Nutritional supplements slow aging of brain

A study published in the December 2004 issue of the American Journal of Clinical Nutrition found a correlation between nutritional supplement use and improved cognition later in life. Cognition is the mental process of thought, including perception, reasoning, intuition and memory. The researchers found that supplement users scored higher on mental speed tests than those who did not take supplements. Fish oil supplement users were found to have greater red blood cell membrane omega-3 fatty acid content, which was correlated with improved cognitive function later in life. A greater ratio of docosahexaenoic acid (DHA) to arachidonic acid was also related to better cognitive function. The results of this study are consistent with previous reports that dietary supplements may reduce dementia risk and suggest that optimizing omega-3 fatty acid intake may improve the retention of cognitive function in the elderly.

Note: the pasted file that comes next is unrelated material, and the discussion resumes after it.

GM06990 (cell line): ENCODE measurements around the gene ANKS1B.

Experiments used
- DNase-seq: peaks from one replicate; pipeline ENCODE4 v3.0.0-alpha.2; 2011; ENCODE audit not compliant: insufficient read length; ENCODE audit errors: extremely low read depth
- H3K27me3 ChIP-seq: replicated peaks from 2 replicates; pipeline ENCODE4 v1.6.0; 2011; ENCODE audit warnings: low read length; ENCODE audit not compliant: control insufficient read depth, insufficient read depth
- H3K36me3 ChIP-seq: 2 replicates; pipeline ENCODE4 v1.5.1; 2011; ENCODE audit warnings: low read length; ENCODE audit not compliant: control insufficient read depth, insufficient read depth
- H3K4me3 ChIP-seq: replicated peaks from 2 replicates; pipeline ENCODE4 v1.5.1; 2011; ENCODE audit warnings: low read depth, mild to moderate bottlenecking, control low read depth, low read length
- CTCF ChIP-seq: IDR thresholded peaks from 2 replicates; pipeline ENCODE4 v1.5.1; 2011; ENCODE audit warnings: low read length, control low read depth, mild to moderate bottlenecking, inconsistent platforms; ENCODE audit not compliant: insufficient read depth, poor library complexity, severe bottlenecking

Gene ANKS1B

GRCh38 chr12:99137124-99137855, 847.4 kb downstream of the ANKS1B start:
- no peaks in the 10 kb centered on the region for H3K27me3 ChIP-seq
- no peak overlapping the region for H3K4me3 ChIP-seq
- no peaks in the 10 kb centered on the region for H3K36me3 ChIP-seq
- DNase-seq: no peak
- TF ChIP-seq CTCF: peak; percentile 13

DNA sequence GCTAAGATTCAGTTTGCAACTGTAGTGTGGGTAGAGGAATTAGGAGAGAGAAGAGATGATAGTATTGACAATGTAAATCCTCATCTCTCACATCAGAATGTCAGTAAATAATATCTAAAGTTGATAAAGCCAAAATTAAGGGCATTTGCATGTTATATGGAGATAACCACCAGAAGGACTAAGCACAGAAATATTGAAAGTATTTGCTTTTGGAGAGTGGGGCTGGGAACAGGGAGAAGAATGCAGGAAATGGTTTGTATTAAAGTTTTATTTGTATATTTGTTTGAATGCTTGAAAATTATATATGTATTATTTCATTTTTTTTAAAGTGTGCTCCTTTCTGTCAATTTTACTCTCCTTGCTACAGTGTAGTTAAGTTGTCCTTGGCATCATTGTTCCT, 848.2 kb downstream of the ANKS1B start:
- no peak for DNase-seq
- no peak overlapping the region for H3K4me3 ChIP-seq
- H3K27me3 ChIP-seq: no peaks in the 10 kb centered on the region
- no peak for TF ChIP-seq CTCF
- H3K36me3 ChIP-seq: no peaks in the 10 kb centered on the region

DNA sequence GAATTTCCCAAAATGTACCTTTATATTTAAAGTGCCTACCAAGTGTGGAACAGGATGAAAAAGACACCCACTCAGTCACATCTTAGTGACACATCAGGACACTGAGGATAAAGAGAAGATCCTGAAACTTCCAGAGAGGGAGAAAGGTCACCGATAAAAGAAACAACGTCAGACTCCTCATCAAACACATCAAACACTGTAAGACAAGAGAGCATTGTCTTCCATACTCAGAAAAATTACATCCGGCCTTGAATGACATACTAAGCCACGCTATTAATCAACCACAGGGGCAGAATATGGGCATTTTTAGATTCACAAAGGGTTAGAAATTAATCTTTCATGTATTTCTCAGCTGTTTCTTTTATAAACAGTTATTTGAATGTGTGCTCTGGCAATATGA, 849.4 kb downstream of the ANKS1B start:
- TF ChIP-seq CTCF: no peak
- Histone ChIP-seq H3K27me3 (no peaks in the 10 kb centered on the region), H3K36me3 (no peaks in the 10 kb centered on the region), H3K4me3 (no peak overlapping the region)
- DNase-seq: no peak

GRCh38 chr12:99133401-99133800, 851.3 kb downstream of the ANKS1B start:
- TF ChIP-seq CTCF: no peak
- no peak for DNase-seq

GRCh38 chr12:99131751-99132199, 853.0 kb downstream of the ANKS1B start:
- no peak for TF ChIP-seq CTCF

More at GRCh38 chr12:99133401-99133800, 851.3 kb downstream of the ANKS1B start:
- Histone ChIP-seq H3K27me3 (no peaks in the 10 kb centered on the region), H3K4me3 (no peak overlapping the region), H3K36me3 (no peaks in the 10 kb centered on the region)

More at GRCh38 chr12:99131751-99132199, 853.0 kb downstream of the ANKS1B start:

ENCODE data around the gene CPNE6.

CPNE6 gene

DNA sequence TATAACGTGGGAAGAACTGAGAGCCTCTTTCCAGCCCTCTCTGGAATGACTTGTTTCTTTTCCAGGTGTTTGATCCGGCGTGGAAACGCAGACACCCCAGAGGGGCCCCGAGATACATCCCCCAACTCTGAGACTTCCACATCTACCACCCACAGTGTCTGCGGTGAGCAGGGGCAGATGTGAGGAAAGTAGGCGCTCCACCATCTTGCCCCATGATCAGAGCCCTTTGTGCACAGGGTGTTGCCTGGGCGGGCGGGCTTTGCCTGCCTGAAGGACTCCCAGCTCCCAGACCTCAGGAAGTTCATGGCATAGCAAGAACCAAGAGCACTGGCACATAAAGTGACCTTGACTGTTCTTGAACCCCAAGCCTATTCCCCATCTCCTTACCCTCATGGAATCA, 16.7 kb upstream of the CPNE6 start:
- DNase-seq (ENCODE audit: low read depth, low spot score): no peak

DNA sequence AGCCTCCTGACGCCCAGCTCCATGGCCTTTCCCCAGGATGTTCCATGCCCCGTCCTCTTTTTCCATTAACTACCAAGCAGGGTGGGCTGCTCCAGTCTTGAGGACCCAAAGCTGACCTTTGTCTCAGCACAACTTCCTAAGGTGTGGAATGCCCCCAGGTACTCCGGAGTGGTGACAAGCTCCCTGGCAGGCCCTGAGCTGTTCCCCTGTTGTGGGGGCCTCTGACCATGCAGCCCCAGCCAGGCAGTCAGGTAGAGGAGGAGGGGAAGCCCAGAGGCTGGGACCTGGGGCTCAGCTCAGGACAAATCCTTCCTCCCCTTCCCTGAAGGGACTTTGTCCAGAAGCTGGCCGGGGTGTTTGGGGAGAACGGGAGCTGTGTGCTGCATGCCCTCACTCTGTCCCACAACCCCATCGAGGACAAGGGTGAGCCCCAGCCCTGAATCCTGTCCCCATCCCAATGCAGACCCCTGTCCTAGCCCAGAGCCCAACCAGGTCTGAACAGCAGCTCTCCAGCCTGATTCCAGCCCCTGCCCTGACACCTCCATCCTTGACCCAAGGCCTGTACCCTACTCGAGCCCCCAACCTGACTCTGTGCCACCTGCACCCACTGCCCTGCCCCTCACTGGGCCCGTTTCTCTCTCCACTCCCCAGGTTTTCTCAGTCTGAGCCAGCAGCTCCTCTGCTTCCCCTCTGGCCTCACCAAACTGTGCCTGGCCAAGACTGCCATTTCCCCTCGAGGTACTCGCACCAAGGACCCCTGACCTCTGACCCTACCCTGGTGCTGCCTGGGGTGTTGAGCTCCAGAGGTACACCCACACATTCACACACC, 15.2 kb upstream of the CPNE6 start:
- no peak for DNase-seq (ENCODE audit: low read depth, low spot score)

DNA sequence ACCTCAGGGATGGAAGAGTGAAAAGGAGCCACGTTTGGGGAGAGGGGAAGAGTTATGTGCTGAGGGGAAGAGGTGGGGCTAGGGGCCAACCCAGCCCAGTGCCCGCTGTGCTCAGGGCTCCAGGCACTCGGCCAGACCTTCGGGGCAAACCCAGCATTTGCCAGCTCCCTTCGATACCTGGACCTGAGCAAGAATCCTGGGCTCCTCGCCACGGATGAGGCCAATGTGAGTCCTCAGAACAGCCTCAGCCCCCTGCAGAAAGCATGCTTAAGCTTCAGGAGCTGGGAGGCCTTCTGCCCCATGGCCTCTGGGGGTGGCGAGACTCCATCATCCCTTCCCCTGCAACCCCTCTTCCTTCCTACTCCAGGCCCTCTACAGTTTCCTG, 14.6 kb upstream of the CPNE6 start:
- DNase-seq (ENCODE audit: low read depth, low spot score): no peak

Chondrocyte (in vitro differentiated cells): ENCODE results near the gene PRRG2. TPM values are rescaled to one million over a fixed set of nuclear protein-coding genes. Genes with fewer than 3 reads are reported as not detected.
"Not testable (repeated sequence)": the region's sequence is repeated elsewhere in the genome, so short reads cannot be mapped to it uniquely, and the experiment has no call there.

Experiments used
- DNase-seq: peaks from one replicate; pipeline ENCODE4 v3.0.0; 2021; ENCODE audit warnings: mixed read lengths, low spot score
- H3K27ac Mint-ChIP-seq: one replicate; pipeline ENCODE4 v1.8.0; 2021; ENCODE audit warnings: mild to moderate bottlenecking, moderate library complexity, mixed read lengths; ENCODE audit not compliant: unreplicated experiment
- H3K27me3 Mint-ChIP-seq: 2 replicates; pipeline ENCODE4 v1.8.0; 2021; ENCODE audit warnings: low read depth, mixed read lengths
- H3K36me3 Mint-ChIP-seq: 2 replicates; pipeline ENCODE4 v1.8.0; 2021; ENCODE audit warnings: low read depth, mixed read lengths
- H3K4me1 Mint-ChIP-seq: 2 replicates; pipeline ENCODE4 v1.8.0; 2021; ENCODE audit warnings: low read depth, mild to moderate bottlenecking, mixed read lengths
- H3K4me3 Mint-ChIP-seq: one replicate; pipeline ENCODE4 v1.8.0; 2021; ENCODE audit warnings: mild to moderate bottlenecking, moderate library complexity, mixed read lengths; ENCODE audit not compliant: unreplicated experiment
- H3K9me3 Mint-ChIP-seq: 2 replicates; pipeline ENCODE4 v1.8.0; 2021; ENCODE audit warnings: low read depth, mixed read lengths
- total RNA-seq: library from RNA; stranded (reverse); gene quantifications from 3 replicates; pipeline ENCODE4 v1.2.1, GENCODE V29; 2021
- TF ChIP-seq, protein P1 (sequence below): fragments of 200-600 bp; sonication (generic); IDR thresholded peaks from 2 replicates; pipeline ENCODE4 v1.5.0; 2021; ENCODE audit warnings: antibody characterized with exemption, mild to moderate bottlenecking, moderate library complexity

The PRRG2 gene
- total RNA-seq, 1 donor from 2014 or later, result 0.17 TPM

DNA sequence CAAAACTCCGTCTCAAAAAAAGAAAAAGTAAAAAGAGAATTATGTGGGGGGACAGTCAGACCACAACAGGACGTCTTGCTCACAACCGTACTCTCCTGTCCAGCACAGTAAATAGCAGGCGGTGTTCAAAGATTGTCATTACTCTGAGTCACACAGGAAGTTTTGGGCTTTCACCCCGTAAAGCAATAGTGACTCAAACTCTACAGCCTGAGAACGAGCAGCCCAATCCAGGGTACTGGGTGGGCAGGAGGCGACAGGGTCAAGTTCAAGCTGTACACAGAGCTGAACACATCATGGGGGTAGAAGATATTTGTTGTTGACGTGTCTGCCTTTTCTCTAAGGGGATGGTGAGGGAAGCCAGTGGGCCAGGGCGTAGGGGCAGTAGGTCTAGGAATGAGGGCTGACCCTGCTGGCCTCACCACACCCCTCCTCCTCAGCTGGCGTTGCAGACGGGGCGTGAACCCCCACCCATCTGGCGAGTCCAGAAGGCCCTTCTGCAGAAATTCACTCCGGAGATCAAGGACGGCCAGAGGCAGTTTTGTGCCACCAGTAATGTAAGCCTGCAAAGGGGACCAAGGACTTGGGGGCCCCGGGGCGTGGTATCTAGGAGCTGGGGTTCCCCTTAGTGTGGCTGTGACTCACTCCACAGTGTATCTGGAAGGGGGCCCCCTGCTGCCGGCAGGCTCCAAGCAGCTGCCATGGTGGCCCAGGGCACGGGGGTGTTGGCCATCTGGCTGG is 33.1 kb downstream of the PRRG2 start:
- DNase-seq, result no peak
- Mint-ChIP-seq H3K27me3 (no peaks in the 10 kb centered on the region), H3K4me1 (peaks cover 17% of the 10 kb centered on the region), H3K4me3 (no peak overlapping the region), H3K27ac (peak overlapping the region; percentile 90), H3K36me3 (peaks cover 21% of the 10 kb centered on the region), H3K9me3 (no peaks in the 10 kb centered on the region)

Source: Cognitive aging, childhood intelligence, and the use of food supplements: possible involvement of n–3 fatty acids, Lawrence J Whalley, Helen C Fox, Klaus W Wahle, John M Starr and Ian J Deary, American Journal of Clinical Nutrition, Vol. 80, No. 6, 1650- 1657, December 2004